Waterloo Part of Turks and Caicos Living History says Governor

waterloo2Grand Turk, 11 Jun 2015 – The 200th anniversary of one of the most important and historic buildings in the Turks and Caicos Islands (TCI) is being celebrated on, Monday, 15 June 2015.

His Excellency the Governor’s official residence in the capital Grand Turk was named Waterloo after the famous battle fought in 1815.

The anniversary was marked by a reception hosted by the Governor at the house on the occasion of Her Majesty the Queen’s official birthday.

“Waterloo is an important, historic and living piece of the history of the Turks and Caicos Islands,” said Governor Peter Beckingham.

“At a time when there is a growing appreciation of TCI culture for residents and visitors alike, Waterloo must be recognised as one of the most significant buildings in the Caribbean, given its age, and its key role at the heart of the Islands’ political development.

“The Islands are very fortunate that this historic building has been so well cared for, and has survived fires, termites, remodelling work and hurricanes in 1866, 1926, 1945 and 2008.”

In recognition of the anniversary, Governor Beckingham has published a commemorative booklet about the property, including a forward by local historian Dr Carlton Mills who said, “The significant role that this property has played in the Turks and Caicos since 1815 must be captured and shared as an important part of the Islands’ heritage and legacy.”

Historical, cultural and political highlights of Waterloo include:

The Waterloo residence was built in 1815, and named after the Napoleonic battle of June 18, 1815. It was built in the style of a Bermudan home, with just one wing and, in the style of the time, an open air kitchen.
In 1857 the local owner of Waterloo, James Misick, sold the property to the British Government for £1,046. The British had been looking for a more secluded property for their ‘King’s Agent’ or Crown representative in the TCI, known as the President.

In 1874, on the request of the people of TCI, the Islands became a dependency of Jamaica. With this change in constitutional status Britain was no longer represented by a President but by a Commissioner, who reported to the Governor-General in Jamaica, and lived in Waterloo.

By the 1940s the Commissioner, Edwin Arrowsmith, found the house in poor repair; finding it, “covered with old cloth backed paper which was dilapidated and housed multitudes of cockroaches”. He begun some modernisation, which was continued by a number of his successors.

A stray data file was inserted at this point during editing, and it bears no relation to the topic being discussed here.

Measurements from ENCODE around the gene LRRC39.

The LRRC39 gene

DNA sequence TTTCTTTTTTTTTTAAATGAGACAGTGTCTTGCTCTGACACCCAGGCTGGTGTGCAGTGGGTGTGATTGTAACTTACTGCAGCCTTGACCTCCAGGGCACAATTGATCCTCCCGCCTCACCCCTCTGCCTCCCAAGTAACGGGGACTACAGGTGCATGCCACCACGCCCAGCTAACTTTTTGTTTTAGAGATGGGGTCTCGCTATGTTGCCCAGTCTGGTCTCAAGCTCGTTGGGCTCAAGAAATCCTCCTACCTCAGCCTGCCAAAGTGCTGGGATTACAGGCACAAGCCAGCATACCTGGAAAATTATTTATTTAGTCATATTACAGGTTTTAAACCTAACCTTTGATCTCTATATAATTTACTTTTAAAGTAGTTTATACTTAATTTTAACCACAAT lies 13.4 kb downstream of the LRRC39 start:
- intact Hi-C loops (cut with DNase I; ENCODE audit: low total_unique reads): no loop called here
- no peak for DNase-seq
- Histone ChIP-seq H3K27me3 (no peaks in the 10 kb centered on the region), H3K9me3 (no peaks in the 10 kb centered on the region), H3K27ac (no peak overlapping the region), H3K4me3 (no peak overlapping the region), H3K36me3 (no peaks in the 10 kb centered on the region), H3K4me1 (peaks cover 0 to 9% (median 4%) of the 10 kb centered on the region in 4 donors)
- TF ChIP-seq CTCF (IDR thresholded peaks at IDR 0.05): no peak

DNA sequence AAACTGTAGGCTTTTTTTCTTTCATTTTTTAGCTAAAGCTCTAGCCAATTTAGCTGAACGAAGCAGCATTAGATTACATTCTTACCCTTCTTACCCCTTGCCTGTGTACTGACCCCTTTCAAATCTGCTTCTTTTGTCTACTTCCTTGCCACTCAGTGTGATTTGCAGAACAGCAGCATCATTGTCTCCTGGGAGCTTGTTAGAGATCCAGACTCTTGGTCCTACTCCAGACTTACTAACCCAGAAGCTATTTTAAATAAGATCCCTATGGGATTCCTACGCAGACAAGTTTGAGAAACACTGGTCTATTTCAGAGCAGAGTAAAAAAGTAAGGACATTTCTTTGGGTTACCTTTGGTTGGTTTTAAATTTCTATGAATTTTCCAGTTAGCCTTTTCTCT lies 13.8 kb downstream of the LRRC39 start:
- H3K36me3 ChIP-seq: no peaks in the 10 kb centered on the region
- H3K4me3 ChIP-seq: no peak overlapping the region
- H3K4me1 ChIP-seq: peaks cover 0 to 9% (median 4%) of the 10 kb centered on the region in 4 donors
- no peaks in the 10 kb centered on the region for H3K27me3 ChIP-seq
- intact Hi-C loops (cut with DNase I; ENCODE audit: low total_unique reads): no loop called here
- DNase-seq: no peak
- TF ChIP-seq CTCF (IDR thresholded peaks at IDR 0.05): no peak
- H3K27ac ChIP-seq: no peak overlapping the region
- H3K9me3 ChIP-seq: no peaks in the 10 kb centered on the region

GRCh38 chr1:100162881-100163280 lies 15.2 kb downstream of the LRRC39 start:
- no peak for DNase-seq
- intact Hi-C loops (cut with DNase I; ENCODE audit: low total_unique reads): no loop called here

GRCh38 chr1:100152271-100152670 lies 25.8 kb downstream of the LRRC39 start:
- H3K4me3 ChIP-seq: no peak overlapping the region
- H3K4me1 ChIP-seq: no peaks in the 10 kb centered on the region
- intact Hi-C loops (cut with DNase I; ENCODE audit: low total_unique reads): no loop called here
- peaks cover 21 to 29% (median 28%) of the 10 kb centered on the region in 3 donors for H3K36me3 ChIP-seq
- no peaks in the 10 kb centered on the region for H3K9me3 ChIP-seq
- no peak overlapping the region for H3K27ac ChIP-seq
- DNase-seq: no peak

After Jamaica became independent in 1963, the TCI became a Dependency of the United Kingdom, and responsibility fell to the Governor General of the Bahamas, who nominated Administrators to represent British interests, who continued to live in Waterloo.

Her Majesty the Queen, the Duke of Edinburgh, the Prince of Wales and Princess Alexandra have all visited Waterloo.
In 1973 after Bahamian independence, the TCI chose to retain its British Dependent status and the Islands welcomed its first Governor.

In 1975 members of the Junkanoo Club marched on Waterloo to demand social, economic and political reform. They held a sleep out on the lawn and remained there until their demands were met. Their protest secured a new Constitution and the start of TCI Ministerial Government in 1976. The first Chief Minister was the Right Honourable James Alexander George Smith, or ‘JAGS’, McCartney.

Renovations and improvements to Waterloo were commissioned in 1993, to restore as far as possible the original features, including the windows and the property’s unusual guttering.

In 1999 a nine-hole golf course was created in the grounds, and despite damage in the 2008 hurricane, it is still used by local players who encounter tough greens and unusual fairways!

Today Waterloo is the official residence of Her Majesty the Queen’s representative in the UK Overseas Territory of the Turks and Caicos Islands, His Excellency the Governor. The house is regularly used for meetings with the Premier, the official opposition, overseas investors, church leaders and community groups, and school children regularly tour the building and property.

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